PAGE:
5. It can even create trusts for any minor children you have.

The last thing that you want to do in this process is to make sure you get a Last Will and Testament in place. You'll want to consult with a Georgia Will and Estate Planning Attorney when drafting your Will. One of the nice things about the Will is that you are able to modify it at any time as long as you are mentally competent and able to do so. And you can change it if you have a change in your family or financial or other circumstances.

Those are generally the four steps in the process to make sure your Estate Planning is made easy:

  1. Define your estate planning goals.
  2. List your Assets
  3. Choose your Beneficiaries
  4. Prepare your Last Will and Testament.

Hopefully this has been helpful to you to get you started. If there's anything we can do to assist you, please feel free to reach out to us and we'll be glad to assist you.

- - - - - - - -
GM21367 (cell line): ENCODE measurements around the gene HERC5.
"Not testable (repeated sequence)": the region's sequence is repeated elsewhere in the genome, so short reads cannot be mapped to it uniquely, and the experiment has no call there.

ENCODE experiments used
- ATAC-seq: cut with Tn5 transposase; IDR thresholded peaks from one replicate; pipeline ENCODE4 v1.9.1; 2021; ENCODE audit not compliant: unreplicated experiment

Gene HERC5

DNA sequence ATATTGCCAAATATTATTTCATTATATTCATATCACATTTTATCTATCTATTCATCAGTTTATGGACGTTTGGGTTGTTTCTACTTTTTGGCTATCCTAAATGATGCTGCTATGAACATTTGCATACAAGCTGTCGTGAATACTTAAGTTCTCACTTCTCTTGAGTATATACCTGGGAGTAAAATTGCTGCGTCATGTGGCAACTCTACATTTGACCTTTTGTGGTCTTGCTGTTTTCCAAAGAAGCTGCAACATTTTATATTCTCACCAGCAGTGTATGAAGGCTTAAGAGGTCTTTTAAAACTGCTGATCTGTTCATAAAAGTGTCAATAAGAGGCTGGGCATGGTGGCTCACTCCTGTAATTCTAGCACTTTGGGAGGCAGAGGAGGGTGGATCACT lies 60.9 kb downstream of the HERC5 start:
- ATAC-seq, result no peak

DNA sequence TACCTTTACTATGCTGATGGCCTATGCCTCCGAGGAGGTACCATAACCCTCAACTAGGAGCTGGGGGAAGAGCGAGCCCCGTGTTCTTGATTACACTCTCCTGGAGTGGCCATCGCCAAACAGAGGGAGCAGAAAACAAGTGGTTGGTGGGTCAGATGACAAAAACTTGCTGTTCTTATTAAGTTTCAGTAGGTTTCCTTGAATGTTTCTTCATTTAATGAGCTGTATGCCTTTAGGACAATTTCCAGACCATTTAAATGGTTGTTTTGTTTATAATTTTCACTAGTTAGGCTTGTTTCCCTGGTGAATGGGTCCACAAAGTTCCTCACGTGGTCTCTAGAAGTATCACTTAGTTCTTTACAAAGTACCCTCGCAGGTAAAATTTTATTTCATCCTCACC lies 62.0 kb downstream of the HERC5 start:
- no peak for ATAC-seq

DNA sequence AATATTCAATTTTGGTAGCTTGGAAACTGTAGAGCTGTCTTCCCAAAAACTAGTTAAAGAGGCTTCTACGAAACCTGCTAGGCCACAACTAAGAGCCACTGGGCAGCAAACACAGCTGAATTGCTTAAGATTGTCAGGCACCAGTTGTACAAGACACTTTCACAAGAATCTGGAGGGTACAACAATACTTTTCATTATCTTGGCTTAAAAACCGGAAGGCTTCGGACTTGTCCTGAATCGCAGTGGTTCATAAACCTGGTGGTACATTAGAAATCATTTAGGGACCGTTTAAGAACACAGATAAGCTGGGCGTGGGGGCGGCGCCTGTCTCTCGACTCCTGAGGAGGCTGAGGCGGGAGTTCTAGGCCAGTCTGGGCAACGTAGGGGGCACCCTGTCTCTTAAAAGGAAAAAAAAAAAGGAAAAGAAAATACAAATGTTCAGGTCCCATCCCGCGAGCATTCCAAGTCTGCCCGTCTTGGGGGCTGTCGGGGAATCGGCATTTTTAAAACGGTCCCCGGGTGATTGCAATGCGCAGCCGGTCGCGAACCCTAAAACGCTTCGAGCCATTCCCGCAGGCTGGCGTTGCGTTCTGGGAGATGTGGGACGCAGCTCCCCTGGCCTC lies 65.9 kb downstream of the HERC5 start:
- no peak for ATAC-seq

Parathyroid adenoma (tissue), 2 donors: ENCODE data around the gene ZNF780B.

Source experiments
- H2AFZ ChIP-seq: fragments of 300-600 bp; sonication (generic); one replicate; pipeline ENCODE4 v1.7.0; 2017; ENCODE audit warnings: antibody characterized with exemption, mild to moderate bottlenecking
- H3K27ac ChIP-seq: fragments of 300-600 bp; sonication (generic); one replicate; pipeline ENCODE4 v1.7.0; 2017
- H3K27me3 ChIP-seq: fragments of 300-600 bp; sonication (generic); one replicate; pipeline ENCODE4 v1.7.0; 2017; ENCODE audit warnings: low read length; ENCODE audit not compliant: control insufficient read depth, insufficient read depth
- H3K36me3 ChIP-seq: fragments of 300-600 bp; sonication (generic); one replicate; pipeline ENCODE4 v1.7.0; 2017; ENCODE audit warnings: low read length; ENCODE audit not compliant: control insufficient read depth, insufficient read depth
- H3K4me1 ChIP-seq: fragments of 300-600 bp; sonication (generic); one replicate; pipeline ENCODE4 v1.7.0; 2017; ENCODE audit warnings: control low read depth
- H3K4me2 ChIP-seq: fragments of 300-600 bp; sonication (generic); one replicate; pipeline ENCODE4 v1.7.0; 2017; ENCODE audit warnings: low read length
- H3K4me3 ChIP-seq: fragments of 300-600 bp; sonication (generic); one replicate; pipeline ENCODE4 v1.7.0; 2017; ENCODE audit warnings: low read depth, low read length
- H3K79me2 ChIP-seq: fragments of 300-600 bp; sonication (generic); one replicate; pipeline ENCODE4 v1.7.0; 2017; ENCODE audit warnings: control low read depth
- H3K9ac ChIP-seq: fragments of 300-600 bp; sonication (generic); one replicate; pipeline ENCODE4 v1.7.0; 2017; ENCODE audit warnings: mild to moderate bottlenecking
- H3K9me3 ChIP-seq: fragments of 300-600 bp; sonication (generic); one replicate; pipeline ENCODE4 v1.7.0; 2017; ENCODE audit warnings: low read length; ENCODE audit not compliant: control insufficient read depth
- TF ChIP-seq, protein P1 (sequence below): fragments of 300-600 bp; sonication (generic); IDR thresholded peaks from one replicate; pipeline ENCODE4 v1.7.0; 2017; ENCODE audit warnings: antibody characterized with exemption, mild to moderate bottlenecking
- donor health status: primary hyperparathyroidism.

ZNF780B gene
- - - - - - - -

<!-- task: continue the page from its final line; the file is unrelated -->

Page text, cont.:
Georgia Estate and Trust Planning Guides

Note: If you want to brush up on the basics of Georgia estate planning (Wills, Probate, Power of Attorney, Revocable Trusts, Irrevocable Trusts and Advanced Healthcare Directives) take a look at these free ebooks.

At the Farrell Law Firm, PC, we represent Georgia residents in Marietta, Kennesaw, Acworth, Atlanta, Smyrna, Vinings, Mableton, Austell, Powder Springs, Clarkdale, Ball Ground, Canton, Holly Springs, Lebanon, Cartersville, Calhoun, Waleska, Woodstock, Alpharetta, Fairburn, Palmetto, Red Oak, Roswell, Dallas, Hiram, Dunwoody, Lawrenceville, Norcross, Cumming, Cobb County, Cherokee County, Bartow County, Fulton County, Douglas County, Gwinnett County, and Paulding County.